OR WAIT null SECS
Cannabis testing laboratories have the challenge of removing a variety of unwanted matrix components from plant material prior to running extracts on their LC–MS/MS or GC–MS. The complexity of the cannabis plant presents additional analytical challenges that do not need to be accounted for in other agricultural products. While novel methods have been developed for the removal of chlorophyll, few sample preparation methods, if any, have been devoted to removal of other colored pigments from other popular cannabis strains.
Figure 1: Cannabis strains used (clockwise from top left): Agent Orange, Tahoe OG, Blue Skunk, Grand Daddy, and Grape Drink.
a) Add 1 g of cannabis + 10 mL H2O
b) Vortex briefly and hydrate for 10 min.
c) Add 10 mL ACN + 2% formic acid + the QuEChERS extraction salts from the Mylar pouch (ECMSSC50CT-MP) to the 50-mL tube, and shake vigorously for 1 min manually or using a Spex 2010 Geno-Grinder at 1000 strokes/min.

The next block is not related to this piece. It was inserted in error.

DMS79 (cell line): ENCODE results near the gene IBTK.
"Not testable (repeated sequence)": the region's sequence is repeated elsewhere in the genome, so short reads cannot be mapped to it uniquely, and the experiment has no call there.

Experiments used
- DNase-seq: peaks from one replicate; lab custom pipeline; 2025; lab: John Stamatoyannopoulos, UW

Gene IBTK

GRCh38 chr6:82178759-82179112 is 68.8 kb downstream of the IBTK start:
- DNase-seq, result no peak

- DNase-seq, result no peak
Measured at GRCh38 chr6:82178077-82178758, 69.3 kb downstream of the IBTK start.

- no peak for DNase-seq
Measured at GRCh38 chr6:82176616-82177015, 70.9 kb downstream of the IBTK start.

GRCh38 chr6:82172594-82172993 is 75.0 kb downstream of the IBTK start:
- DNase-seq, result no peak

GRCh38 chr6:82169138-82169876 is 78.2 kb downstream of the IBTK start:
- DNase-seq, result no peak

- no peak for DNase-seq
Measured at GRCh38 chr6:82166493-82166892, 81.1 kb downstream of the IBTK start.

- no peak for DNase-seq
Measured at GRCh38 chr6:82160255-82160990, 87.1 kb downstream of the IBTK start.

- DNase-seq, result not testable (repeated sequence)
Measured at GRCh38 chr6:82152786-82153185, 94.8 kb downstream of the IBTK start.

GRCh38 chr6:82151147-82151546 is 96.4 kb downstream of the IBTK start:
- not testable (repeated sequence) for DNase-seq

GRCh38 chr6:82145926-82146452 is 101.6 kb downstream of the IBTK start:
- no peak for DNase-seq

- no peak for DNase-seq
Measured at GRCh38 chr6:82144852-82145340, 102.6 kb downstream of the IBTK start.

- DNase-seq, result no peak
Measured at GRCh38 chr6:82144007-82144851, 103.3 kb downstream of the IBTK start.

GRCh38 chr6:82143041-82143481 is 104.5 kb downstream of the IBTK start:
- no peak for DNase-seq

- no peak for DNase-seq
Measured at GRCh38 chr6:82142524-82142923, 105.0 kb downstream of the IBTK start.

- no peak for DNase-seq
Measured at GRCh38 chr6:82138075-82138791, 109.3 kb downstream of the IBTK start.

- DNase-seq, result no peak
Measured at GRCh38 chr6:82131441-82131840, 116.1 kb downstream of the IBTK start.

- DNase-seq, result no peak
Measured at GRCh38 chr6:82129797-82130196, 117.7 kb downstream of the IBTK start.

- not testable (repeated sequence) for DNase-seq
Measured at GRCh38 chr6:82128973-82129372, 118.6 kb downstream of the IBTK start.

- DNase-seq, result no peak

d) Centrifuge at ≥3000 rcf for 5 min.
e) Transfer 1 mL supernatant to SpinFiltr® dSPE cleanup tube.
f) Vortex for 30 s and centrifuge at ≥3000 rcf for 2 min.
g) Transfer purified and filtered extract into autosampler vial for analysis.
Figure 2: Cannabis samples following hydration. Left: Grape Drink Strain, right: Agent Orange Strain.
A blend of MgSO4, C18, PSA, and Chlorofiltr® allowed for the most effective sample clean up, without loss of pesticides and mycotoxins, for all cannabis samples tested. Average recovery of the 48 pesticides and four mycotoxins using the selected dSPE blend was 75.6% where as the average recovery when including GCB instead of Chlorofiltr® was 67.6%. Regardless of the sample's original pigmentation, this blend successfully removed both chlorophyll and purple hues from all strains tested. The other six dSPE blends evaluated were unable to provide the sample clean up needed or had previously demonstrated to be detrimental to the recovery of pesticides routinely analyzed for in cannabis.
2731 Bartram Rd, Bristol, PA 19007
tel: (800) 385-3153